"Kenneth" <kdw### [at] gmailcom> wrote:
> I'm a bit confused as to what the final result should be, or what it should look
> like when applied(?) to your two infinite planes.
Any of our current pigment patterns are procedurally generated, meaning that
they return some value given only the <x, y, z> coordinates as input.
What that essentially means is that there is actually no "pattern" that globally
exists as a monolithic premade thing, but simply a method for determining what
is at any given point in space when actually evaluated by the raytracer.
> (I'm actually not sure what
> those planes are for.)
The planes would be the limits of the 3D space evaluated for applying the warp
repeat  kinda like an infinite bounding box of a certain thickness.
A "thick plane".
> For endlessly repeating a textured 3D object (like a sphere) *as* 3D objects, a
> simple or nested #forloop construct would be the easy solution, with each
> sphere offset of course; no 'repeat warp' necessary.
No sir. I cannot do #for (i, 0, inf)
And I'd have to know _where_ to place all of those 3D objects ahead of time.
What I'm talking about is truly infinite.
Just like our current procedural patterns.
> But I sense that you're
> seeking something different or more complex...possibly involving an 'object
> pattern' use?
Yes, like I mentioned before, it would be "as though" one used the object
pattern, but this would be implemented rather differently to make it simpler.
> More details please!
So, picture I have the unit cube. I can place 8 spheres in the unit cube "in
the corners" each tangent to 3 sides and 3 other spheres.
I our usual scenes, I could give these spheres a rich pallete of colors,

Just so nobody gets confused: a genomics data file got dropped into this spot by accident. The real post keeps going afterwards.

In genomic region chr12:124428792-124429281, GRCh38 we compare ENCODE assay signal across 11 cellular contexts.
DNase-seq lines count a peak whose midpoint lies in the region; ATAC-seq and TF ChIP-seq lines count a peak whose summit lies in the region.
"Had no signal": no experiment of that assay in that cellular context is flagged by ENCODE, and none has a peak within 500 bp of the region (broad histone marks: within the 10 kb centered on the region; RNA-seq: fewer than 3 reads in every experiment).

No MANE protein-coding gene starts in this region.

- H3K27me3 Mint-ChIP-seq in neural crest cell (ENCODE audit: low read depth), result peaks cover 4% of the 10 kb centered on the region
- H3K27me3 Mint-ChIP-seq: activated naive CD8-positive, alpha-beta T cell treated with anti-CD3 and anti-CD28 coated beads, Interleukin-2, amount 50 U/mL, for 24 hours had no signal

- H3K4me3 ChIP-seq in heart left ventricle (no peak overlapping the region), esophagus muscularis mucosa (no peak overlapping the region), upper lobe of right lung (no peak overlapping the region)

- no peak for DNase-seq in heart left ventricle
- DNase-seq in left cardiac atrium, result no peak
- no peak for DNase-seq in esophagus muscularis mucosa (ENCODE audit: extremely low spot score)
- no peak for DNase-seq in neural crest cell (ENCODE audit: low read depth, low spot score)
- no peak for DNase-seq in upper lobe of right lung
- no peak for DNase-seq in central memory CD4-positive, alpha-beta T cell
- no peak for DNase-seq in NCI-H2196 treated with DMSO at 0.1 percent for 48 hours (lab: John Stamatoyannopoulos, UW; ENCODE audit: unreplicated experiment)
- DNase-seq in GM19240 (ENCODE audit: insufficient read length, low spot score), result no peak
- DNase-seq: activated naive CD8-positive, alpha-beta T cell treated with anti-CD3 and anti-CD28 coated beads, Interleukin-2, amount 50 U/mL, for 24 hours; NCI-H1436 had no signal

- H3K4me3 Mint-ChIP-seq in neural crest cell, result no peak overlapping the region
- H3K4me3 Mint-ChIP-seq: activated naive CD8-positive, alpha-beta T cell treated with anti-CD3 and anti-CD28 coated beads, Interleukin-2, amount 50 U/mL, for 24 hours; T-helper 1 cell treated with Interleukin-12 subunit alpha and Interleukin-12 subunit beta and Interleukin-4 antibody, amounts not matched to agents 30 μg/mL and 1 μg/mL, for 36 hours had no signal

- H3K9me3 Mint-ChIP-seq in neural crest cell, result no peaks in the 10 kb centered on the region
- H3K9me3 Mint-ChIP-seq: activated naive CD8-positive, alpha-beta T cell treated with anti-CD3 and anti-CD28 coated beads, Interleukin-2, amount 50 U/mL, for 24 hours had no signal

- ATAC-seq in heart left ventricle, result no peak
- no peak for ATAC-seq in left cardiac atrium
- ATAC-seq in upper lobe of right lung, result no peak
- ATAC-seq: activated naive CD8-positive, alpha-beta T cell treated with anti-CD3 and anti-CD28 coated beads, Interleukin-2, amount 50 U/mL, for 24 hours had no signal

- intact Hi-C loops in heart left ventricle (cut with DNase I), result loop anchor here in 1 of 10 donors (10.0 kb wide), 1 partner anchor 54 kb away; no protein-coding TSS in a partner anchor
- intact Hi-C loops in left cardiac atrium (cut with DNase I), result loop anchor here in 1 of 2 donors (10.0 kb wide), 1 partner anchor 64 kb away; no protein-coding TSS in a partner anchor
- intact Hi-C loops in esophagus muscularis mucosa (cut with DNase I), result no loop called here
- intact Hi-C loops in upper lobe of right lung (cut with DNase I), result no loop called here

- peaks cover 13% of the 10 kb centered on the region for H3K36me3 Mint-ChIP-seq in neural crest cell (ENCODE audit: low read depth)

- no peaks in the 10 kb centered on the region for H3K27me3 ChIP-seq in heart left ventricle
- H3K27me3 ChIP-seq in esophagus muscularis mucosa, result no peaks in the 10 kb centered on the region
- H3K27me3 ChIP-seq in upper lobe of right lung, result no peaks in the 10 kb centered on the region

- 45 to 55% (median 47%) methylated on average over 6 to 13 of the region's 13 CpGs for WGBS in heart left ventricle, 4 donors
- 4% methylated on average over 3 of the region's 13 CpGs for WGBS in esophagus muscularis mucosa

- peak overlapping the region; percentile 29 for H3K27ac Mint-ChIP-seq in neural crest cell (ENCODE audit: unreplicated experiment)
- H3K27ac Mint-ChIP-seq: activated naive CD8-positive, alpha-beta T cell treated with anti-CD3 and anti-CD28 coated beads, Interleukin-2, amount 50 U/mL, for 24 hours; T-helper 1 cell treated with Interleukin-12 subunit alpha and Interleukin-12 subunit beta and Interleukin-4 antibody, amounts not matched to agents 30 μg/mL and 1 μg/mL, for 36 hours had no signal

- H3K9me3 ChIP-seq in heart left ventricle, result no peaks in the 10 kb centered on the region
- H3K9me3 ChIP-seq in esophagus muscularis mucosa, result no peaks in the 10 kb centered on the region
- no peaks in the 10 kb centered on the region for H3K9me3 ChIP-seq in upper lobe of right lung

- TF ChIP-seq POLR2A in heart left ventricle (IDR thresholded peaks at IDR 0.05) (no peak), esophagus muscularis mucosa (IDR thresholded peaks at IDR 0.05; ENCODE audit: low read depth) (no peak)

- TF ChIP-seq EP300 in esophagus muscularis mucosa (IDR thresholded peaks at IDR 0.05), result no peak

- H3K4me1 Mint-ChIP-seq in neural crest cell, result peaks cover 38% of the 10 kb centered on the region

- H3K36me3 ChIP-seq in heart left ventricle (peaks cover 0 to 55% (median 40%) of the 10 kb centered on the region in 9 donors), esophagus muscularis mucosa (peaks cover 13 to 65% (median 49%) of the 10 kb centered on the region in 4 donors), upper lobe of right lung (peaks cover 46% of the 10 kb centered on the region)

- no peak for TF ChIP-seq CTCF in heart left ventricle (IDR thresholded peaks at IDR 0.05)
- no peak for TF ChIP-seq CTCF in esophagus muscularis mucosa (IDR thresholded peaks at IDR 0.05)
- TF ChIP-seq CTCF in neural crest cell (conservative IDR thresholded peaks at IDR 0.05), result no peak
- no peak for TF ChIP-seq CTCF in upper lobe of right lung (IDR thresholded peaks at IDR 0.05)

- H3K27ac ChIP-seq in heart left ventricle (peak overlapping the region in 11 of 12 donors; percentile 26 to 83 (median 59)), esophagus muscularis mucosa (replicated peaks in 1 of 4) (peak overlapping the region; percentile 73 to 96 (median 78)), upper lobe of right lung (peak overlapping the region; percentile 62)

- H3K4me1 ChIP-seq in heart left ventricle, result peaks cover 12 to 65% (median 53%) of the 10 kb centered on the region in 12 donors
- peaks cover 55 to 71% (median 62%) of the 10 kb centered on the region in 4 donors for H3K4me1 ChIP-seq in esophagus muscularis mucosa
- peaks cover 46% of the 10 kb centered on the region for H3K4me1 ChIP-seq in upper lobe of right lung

patterns, normals, finishes, etc.
What I'm simply envisioning is having that unit cell get substituted into ANY
unit cell encompassed by the repeat warp parameters.
So if I repeated it in the x and z directions, I would get a "plane" of that
unit cell containing those 8 spheres anywhere I looked  wherever the camera was
placed, and however far away from the origin I chose.
I could animate the camera position and keep going and going and going, and
there would truly be an infinite number of spheres. (Naturally constrained to
the abilities of the computer to store and represent the <x, y, z> coordinates)
It's that same effect as making an isosurface using <mod (x, 1), y, mod(z,1)>,
but it would be handled much more efficiently vis source, _and it would carry
all of the material properties with it_.
So it would be thousands of times faster and probably tens of thousands of times
less tedious to implement.
> I've also been working for months on various schemes to tesselate a typical
> premade POVray object (to eventually turn it directly into an .stl file for
> 3D printing). I've solved *some* of the problems, but the overall solution
> still eludes me :\ I haven't given up though!
"tesselate"  More details please! ;)
 BW
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